Nav: Home

Current Dna News and Events

Current Dna News and Events, Dna News Articles.
Sort By: Most Relevant | Most Viewed
Page 1 of 25 | 1000 Results
Yale cancer researchers suggest new treatment for rare inherited cancers
Studying two rare inherited cancer syndromes, Yale Cancer Center (YCC) scientists have found the cancers are driven by a breakdown in how cells repair their DNA. (2018-07-16)
Finding the proteins that unpack DNA
A new method allows researchers to systematically identify specialized proteins called 'nuclesome displacing factors' that unpack DNA inside the nucleus of a cell, making the usually dense DNA more accessible for gene expression and other functions. (2018-07-12)
Guardian of the cell
Scientists have defined the structure and key features of a human immune-surveillance protein that guards against cancer and bacterial and viral infections. (2018-07-12)
Measuring the effects of drugs on cancer cells
A new approach established at the University of Zurich sheds light on the effects of anti-cancer drugs and the defense mechanisms of cancer cells. (2018-07-11)
Biochemists discover cause of genome editing failures with hyped CRISPR system
Researchers from the University of Illinois at Chicago are the first to describe why CRISPR gene editing sometimes fails to work, and how the process can be made to be much more efficient. (2018-07-10)
Protein function repairing genetic damage in spermatogenesis identified
Researchers from the Department of Cell Biology, Physiology and Immunology and the Institute for Biotechnology and Biomedicine of the Universitat Autònoma de Barcelona, have unmasked the functioning of a protein involved in DNA repair, ATR, in the meiotic recombination process which takes place during the development of spermatocytes -- sperm precursor cells -- and how inhibiting this protein causes anomalies which block spermatogenesis. (2018-07-09)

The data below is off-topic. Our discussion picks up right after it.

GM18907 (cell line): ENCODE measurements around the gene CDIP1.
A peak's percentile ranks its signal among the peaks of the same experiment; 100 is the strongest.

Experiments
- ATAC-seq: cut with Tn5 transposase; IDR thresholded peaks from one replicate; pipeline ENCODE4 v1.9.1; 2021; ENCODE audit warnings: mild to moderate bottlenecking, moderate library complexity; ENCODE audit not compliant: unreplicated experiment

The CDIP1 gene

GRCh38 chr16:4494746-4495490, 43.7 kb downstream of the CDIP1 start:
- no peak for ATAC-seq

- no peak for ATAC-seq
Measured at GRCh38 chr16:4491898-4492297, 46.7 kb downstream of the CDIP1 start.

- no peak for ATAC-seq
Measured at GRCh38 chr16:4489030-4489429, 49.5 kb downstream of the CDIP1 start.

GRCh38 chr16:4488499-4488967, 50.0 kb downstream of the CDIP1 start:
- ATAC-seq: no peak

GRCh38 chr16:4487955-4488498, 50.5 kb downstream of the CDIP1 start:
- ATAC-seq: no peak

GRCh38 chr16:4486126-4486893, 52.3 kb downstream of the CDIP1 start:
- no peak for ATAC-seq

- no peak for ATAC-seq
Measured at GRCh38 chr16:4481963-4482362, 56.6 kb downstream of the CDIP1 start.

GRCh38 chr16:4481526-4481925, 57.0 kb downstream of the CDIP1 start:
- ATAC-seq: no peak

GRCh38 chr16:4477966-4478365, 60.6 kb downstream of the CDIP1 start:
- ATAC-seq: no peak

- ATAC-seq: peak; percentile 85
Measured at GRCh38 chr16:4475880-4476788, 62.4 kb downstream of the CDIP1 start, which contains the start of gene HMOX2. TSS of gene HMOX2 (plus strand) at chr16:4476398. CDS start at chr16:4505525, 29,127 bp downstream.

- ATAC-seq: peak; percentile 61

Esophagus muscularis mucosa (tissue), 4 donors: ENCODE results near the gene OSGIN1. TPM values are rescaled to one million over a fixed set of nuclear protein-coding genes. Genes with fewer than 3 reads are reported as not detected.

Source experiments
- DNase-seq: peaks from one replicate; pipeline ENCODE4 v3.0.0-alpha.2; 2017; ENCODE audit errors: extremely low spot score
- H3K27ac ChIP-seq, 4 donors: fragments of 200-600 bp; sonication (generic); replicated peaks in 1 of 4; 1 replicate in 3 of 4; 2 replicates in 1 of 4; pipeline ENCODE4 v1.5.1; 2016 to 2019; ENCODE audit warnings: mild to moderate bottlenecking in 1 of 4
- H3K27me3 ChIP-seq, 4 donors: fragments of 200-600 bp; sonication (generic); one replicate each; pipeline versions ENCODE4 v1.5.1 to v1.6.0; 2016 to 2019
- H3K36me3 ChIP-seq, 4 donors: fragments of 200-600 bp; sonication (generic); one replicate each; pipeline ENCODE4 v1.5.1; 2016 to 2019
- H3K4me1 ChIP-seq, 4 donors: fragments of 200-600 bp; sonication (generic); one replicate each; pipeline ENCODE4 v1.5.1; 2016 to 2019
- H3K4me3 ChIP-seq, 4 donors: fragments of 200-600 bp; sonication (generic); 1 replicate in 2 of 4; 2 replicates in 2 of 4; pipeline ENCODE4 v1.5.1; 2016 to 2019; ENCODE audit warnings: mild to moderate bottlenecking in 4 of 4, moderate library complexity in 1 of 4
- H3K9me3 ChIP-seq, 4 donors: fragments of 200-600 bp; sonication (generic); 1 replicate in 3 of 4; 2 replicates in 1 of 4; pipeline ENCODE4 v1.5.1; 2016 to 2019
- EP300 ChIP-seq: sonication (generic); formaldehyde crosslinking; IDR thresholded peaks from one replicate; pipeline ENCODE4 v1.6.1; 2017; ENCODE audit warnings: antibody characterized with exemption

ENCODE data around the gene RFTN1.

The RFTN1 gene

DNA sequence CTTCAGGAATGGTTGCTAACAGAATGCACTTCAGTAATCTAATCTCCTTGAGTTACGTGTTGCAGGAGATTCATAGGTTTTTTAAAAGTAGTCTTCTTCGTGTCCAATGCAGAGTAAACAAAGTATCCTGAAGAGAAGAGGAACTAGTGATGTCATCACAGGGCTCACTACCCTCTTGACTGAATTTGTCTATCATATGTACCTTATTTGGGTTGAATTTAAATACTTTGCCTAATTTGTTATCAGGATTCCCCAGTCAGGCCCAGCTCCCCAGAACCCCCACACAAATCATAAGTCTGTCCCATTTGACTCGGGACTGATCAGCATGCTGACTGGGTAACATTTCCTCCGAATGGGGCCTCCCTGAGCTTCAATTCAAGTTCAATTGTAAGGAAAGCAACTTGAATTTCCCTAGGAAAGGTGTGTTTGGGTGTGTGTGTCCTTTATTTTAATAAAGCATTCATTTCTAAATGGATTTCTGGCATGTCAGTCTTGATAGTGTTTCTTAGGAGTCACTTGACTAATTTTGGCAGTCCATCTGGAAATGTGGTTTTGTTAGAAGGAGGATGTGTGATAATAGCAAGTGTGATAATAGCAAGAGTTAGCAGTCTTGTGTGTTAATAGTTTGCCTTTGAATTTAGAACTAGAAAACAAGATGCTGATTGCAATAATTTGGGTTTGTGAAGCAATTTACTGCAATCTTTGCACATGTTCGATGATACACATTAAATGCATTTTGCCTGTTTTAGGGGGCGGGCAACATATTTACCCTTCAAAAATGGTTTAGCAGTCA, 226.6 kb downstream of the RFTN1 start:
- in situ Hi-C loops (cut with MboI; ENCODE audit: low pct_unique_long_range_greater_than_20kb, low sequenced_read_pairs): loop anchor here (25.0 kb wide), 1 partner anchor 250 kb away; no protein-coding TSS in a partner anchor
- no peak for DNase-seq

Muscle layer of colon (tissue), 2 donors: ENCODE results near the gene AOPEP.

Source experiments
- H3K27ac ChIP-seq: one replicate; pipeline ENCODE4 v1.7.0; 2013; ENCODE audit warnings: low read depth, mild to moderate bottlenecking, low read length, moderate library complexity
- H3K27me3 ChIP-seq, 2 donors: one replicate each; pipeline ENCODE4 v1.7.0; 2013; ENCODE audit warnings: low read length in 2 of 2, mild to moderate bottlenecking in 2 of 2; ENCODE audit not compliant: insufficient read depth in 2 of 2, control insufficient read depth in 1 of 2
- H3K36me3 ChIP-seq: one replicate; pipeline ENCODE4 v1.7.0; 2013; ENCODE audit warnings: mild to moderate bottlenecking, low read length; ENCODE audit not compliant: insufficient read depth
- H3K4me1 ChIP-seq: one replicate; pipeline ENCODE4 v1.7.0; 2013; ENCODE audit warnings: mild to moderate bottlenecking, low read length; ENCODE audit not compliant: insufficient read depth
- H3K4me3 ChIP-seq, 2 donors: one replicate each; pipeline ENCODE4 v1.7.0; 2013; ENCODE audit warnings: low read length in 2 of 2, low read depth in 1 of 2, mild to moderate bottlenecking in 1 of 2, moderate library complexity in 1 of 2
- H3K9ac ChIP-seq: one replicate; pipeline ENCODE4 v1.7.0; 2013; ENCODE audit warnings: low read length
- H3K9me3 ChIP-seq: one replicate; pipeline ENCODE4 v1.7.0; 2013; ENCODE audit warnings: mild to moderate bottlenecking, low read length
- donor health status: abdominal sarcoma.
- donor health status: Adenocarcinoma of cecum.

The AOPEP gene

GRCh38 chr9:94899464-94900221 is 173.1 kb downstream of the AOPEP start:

Mitochondrial DNA in exosomes is the alarm that initiates the antiviral response
CNIC researchers demonstrate that exosomes transferred from T lymphocytes to dendritic cells contain mitochondrial DNA. (2018-07-09)
Gene-editing technique cures genetic disorder in utero
Researchers at Carnegie Mellon University and Yale University have for the first time used a gene editing technique to successfully cure a genetic condition in a mouse model. (2018-07-09)
Biosensor chip detects single nucleotide polymorphism wirelessly, with higher sensitivity
A team led by the University of California San Diego has developed a chip that can detect a type of genetic mutation known as a single nucleotide polymorphism (SNP) and send the results in real time to an electronic device. (2018-07-09)
WSU researchers map DNA damage links to onset of skin cancer, melanoma
A critical link in mapping recurrent mutations of melanoma -- the most serious form of skin cancer in humans -- has been discovered by researchers at Washington State University School of Molecular Biosciences, in collaboration with researchers at Georgia State University. (2018-07-06)
UTSW scientists identify body's microreactors for innate immunity
A DNA-sensing enzyme forms droplets that act as tiny bioreactors creating molecules to stimulate innate immunity -- the body's first response to infection, UT Southwestern researchers report. (2018-07-06)
Test tube artificial neural network recognizes 'molecular handwriting'
Caltech scientists have developed an artificial neural network out of DNA that can recognize highly complex and noisy molecular information. (2018-07-04)
Hi-res image of Structure of the origin recognition complex bound to DNA revealed
The Meier-Gorlin syndrome is a heritable developmental disorder in human. (2018-07-04)
Supercoil me! The art of knotted DNA maintenance
Locking DNA knots in place thanks to DNA propensity to be supercoiled. (2018-07-04)
Mayo researchers find off/on switch for DNA repair protein